The tumult in Iran since the June 12 presidential election is, without a doubt, the most significant sequence of events in the Islamic Republic since the 1979 revolution itself. No other occurrence — not the Iran-Iraq war, not the 1989 turmoil that sidelined Ayatollah Hossein Ali Montazeri, until then the designated successor to Ayatollah Ruhollah Khomeini, and led to revamping the constitution, not the rise of reformist politics in the late 1990s — has shaken the system so deeply. The legitimacy of fundamental institutions, including elections and the office of the supreme leader, Ayatollah Ali Khamenei, is being questioned by a wider swath of the body politic than ever before in the Islamic Republic’s 30-year history.
The outcome of the post-election confrontation is uncertain. Even as the hardliners proceed with tragi-comic show trials of key reformist politicians and leaders of the forcibly dispersed street protests, their victory is far from guaranteed even in the medium term. No one — not Khamenei and President Mahmoud Ahmadinejad, not the various security forces involved in the crackdown, not the erstwhile protesters — can see much further than the immediate future. Regardless of which direction Iran moves, however, there is no doubt that the election and the ensuing disputes have been badly mishandled by the highest authorities of the Islamic Republic. The hardliners are paying for their clumsiness with the corrosion of their domestic political position. The show trials in late August brought a stinging rebuke; for instance, Ayatollah Montazeri said: “They should at least have the courage to declare that this government is neither a republic nor Islamic, with nobody allowed to protest, comment or criticize.”  But the hardliners will also pay through the weakening of Iran’s posture in the international arena, in general, and in negotiations over the country’s nuclear research program, in particular.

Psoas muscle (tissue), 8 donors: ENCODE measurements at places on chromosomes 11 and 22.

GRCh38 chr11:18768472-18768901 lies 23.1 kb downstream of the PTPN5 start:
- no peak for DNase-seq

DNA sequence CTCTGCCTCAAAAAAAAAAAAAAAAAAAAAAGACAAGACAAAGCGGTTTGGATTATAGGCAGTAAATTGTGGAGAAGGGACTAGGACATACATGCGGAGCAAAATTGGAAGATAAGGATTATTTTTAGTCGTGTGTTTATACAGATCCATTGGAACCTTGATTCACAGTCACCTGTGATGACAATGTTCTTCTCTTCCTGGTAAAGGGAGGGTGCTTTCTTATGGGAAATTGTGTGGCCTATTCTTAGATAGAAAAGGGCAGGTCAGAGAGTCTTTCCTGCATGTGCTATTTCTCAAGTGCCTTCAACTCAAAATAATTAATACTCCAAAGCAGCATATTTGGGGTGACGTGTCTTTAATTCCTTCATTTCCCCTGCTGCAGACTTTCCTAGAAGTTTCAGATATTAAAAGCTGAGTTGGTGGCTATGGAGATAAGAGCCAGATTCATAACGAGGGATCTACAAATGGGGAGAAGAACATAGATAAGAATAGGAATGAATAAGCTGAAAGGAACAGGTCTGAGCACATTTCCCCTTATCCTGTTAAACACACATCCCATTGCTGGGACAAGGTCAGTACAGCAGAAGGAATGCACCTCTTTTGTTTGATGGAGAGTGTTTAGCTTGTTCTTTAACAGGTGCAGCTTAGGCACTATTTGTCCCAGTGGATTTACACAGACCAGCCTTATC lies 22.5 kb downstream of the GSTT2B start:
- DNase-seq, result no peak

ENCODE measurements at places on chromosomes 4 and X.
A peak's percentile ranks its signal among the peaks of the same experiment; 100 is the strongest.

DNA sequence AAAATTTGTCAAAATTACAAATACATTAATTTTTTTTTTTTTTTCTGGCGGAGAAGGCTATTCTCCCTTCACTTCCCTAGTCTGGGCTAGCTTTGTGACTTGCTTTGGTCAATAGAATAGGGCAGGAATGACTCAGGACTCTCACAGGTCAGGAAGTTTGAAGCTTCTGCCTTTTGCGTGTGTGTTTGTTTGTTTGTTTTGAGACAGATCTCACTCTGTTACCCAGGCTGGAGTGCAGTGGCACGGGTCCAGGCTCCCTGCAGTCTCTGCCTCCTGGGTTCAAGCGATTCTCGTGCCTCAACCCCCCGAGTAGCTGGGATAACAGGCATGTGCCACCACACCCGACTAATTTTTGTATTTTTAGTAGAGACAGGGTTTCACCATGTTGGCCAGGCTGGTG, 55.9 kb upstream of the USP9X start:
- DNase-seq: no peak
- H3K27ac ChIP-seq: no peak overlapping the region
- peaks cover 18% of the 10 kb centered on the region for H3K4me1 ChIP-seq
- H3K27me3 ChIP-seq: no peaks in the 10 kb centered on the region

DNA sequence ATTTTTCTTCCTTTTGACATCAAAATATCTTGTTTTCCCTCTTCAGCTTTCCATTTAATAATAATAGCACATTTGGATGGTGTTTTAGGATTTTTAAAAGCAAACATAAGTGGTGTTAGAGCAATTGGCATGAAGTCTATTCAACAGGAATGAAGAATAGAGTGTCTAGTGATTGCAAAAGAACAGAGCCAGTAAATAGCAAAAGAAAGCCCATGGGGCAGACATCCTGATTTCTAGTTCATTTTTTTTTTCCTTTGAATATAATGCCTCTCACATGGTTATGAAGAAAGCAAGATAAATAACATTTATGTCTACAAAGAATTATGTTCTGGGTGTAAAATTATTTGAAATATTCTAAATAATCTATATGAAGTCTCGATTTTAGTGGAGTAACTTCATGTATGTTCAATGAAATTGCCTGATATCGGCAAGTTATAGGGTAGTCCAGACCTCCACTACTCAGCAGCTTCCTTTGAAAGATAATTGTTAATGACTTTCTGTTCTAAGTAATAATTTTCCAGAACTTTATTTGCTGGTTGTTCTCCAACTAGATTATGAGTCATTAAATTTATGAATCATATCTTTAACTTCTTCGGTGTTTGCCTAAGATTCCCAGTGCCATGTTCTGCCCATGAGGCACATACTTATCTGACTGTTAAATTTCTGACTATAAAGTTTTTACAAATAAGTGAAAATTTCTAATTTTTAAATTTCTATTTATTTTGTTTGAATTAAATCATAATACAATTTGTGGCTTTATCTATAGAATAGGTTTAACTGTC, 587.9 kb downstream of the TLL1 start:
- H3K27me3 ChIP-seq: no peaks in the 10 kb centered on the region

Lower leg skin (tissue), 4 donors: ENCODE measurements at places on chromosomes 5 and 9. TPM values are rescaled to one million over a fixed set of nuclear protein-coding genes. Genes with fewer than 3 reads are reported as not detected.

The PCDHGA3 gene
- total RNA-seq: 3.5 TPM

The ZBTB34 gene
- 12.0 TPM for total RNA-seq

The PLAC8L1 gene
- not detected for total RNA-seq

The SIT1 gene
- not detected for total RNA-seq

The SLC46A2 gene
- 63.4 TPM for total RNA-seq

It is a bitter irony for Ahmadinejad’s government, which manipulated the June election results in part to boost Iran’s leverage in the anticipated nuclear talks with the United States. The intent of the manipulation was to show that the hardliners have a popular mandate. Yet Iran’s leverage is eroding, as is apparent in what the hardliners themselves are now asking Iranians to do: Forget about the principled argument, crafted carefully over many years, that Iran has a “sovereign right” to nuclear technology, and become consumed instead with fear of Western conspiracy and a fifth column aiming at a “soft” revolution. While the former argument was designed to bring the “Iranian people,” inside the country and in the diaspora, under a big tent of nationalism, presenting the nuclear program as part of Iran’s historical aspiration to take its rightful place in the world order, the latter zips the tent flap shut, depicting confrontation with the “enemy,” including alleged traitors inside the establishment, as the only way for Iran to maintain its sovereignty.
The consequences of this move go beyond rhetoric. The nationalist insistence on Iran’s right to uranium enrichment holds out the possibility of compromise with a sensible US administration, allowing Iran to enrich uranium, either by itself in limited amounts or with multinational partners on Iranian soil in larger amounts, under a robust inspection regime. The talk of enemies, on the other hand, relies on the persistence of external conflict and internal polarization. It will not be possible to decouple the two as long as Iran’s post-election crisis remains unsettled.
A Narrative of Rights